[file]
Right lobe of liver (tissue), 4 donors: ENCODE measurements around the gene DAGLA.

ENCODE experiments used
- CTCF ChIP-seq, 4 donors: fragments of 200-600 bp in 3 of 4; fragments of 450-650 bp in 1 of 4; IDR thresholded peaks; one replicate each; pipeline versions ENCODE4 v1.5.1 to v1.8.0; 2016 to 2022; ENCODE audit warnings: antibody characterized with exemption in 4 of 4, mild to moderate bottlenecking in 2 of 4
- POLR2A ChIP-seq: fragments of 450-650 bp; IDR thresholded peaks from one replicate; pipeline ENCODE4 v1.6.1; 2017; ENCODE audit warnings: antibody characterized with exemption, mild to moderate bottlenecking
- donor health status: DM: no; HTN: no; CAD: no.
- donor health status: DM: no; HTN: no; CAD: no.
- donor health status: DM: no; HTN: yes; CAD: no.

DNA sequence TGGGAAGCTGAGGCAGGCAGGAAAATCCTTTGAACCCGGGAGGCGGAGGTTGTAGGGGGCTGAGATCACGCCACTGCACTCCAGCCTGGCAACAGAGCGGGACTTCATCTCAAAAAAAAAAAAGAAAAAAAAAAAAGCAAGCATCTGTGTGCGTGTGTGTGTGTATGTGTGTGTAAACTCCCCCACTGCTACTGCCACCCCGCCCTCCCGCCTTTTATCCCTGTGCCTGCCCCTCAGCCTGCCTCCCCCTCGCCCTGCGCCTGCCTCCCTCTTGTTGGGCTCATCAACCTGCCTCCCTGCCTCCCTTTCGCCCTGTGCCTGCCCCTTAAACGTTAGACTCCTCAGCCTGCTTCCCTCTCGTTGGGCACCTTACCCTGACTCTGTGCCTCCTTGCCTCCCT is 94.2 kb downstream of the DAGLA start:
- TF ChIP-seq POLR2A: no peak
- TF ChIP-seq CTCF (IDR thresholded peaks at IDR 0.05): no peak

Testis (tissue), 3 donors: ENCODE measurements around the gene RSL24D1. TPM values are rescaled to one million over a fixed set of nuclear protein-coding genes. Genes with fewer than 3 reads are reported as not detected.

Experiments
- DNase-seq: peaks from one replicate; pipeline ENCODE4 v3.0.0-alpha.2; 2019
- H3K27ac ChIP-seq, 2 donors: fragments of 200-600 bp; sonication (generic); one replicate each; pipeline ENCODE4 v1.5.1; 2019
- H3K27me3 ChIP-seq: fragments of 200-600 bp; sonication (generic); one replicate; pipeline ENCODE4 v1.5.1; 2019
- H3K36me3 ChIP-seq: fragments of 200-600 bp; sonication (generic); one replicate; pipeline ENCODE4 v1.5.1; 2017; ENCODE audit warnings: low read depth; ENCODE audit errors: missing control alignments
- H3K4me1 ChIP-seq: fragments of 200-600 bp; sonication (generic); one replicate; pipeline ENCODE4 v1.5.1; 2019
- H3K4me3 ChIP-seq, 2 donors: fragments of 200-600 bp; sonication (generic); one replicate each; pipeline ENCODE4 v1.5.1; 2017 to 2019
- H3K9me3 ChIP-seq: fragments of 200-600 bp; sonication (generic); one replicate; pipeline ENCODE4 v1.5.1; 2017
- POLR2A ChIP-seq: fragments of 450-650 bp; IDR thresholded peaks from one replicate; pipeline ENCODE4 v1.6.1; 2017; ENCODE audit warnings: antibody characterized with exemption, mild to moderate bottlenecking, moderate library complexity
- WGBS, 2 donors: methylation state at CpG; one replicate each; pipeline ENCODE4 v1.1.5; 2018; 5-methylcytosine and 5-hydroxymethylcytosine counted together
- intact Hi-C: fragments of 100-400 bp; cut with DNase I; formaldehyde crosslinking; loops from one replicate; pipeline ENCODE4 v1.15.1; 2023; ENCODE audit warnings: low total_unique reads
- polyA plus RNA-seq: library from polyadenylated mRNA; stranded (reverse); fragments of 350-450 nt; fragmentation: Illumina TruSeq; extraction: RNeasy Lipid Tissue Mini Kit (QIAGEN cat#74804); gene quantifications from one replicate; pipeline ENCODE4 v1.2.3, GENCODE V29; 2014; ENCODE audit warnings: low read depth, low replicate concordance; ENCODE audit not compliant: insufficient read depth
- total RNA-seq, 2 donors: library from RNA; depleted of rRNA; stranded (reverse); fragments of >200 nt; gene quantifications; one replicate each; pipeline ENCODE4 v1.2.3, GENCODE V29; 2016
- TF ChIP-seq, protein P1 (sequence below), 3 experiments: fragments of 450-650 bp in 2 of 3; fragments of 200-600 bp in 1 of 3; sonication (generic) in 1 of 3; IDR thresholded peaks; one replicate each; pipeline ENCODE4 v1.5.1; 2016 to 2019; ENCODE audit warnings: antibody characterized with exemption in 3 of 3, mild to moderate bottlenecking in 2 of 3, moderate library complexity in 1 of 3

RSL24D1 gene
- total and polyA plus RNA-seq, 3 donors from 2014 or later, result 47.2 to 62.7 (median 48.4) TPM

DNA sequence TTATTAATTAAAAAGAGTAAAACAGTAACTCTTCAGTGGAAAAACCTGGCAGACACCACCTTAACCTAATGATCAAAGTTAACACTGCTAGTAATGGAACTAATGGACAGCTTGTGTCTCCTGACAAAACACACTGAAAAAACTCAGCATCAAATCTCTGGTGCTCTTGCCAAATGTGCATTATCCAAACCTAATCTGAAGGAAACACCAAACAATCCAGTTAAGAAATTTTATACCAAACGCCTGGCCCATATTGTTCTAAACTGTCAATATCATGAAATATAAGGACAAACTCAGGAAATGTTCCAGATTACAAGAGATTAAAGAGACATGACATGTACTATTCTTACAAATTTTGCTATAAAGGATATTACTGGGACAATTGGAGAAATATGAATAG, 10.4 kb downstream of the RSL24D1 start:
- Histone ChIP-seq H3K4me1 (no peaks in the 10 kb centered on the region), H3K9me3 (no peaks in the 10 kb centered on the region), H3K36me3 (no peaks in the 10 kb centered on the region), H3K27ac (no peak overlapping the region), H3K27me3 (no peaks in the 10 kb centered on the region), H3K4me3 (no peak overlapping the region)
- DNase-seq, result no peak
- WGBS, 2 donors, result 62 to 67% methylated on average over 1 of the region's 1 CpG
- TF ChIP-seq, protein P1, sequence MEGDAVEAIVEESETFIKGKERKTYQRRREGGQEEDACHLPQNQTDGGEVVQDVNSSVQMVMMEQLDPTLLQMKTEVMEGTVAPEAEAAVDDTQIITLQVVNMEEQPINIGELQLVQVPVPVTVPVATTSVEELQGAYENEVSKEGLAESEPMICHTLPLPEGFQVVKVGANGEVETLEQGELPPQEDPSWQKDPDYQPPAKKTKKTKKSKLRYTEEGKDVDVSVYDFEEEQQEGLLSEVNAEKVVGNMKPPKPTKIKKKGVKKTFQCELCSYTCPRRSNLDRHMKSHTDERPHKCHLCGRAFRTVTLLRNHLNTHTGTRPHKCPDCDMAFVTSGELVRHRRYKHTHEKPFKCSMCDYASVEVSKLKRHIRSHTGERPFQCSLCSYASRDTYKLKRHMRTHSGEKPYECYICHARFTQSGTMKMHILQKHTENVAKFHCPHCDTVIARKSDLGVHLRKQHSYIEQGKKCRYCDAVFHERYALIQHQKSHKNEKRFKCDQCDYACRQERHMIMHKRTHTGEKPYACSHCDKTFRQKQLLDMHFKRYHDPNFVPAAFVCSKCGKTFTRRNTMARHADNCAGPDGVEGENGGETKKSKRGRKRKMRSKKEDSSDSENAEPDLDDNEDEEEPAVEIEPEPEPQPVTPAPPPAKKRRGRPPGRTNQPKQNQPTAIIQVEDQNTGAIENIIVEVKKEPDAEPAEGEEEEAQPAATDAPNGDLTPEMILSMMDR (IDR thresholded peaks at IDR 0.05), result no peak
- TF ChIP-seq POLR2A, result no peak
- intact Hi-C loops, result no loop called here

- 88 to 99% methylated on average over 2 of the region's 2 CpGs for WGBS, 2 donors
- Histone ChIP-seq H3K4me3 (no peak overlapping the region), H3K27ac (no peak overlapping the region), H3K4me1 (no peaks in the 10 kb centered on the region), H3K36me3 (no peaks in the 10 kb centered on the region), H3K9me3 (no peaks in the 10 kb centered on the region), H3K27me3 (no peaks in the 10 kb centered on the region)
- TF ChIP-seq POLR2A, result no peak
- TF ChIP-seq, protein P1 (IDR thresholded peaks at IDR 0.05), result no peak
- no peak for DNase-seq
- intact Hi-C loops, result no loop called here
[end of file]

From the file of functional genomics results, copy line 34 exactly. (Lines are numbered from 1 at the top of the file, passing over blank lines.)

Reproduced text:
- intact Hi-C loops, result no loop called here